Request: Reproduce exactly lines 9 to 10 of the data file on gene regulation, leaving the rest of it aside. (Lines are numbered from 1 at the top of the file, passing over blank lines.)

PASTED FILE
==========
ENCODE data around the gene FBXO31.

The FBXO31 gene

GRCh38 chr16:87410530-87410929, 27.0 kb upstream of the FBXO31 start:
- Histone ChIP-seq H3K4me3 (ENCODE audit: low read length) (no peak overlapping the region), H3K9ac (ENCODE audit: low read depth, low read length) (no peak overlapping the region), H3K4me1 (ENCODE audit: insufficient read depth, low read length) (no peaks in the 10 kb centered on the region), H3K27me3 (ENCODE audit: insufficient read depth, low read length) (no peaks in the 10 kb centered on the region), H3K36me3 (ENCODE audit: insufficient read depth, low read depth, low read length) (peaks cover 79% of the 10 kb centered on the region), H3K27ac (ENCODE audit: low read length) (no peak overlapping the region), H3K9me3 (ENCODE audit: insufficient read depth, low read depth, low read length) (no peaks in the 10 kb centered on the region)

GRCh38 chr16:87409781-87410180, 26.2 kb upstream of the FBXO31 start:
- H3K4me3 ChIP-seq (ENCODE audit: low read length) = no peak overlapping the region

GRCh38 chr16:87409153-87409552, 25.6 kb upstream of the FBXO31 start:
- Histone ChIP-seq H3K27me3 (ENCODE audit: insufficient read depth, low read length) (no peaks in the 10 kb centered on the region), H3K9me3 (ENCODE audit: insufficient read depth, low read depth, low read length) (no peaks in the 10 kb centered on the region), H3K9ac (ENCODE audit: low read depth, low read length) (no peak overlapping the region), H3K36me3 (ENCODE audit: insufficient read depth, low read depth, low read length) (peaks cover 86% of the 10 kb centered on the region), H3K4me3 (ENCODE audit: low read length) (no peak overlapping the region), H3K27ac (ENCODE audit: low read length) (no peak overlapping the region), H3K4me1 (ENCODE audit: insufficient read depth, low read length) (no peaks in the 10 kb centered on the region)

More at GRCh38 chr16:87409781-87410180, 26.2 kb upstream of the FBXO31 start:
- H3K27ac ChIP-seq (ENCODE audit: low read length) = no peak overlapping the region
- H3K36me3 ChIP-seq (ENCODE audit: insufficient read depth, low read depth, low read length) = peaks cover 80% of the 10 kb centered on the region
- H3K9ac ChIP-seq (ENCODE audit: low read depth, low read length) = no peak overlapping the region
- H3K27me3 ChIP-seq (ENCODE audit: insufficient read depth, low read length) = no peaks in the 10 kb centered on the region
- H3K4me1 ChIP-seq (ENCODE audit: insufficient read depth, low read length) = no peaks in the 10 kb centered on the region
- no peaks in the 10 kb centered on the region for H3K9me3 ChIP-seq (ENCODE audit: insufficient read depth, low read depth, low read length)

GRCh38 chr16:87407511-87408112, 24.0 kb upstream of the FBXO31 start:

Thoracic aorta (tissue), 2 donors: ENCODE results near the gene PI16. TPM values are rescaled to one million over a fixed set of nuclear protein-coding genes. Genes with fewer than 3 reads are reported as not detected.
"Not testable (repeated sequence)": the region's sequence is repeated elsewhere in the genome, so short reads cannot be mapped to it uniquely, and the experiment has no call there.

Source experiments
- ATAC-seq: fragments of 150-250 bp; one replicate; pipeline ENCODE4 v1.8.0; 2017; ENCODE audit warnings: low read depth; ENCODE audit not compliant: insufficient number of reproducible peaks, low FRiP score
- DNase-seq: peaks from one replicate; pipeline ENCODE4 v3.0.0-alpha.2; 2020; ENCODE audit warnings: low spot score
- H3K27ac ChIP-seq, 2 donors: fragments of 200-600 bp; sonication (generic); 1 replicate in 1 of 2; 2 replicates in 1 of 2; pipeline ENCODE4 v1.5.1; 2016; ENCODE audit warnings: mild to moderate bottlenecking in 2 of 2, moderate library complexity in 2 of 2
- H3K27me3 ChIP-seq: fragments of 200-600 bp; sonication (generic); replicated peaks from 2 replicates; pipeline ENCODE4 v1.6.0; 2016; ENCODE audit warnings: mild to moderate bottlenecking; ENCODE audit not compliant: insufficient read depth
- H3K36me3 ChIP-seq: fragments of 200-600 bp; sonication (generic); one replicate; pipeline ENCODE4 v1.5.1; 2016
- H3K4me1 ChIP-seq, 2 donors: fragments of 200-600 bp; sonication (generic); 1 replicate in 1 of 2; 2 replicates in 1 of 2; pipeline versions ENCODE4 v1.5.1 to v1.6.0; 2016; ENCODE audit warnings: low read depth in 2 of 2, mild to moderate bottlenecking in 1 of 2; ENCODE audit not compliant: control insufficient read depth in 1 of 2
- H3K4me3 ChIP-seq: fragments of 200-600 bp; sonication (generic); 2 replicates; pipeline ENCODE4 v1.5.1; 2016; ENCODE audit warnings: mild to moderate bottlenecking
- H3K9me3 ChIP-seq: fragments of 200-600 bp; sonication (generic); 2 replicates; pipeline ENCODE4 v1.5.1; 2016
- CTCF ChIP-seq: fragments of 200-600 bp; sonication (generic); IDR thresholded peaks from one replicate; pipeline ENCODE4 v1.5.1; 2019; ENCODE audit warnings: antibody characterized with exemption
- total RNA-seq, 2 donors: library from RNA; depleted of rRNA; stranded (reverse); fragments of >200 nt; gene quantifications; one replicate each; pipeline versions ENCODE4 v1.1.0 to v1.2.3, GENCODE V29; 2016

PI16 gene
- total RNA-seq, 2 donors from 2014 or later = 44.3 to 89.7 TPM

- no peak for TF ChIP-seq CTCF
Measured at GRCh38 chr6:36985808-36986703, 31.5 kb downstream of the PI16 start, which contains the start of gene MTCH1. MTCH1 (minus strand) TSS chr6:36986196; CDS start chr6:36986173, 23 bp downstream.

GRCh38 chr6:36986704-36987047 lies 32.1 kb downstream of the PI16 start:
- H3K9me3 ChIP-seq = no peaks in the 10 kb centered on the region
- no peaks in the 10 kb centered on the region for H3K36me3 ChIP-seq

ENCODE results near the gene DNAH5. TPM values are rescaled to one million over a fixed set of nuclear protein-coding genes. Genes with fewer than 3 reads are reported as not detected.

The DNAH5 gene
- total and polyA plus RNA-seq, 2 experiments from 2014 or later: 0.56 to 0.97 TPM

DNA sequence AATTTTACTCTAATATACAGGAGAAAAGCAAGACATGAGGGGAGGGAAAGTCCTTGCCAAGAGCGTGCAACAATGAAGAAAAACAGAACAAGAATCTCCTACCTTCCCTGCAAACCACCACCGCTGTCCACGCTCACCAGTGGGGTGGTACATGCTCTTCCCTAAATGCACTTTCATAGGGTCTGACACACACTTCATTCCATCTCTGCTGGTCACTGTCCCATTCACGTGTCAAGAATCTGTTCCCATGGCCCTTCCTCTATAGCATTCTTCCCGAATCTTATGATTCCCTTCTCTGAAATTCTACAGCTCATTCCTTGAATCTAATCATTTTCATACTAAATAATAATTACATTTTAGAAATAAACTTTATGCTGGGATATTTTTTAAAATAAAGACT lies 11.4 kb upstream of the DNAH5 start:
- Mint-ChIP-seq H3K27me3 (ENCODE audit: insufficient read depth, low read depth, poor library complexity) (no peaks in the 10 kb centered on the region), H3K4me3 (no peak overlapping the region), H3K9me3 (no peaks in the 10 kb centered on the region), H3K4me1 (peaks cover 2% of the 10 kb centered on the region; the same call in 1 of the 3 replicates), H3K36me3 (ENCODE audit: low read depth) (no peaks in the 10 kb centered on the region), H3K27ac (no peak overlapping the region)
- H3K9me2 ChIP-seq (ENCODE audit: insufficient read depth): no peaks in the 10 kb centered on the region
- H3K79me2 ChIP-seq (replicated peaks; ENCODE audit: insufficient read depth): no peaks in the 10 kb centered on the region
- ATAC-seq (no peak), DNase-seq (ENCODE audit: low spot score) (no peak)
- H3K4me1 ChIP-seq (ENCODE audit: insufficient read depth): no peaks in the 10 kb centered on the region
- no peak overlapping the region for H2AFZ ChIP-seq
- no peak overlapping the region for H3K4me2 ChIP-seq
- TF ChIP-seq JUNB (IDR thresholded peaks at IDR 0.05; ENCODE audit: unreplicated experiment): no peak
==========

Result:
More at GRCh38 chr16:87409781-87410180, 26.2 kb upstream of the FBXO31 start:
- H3K27ac ChIP-seq (ENCODE audit: low read length) = no peak overlapping the region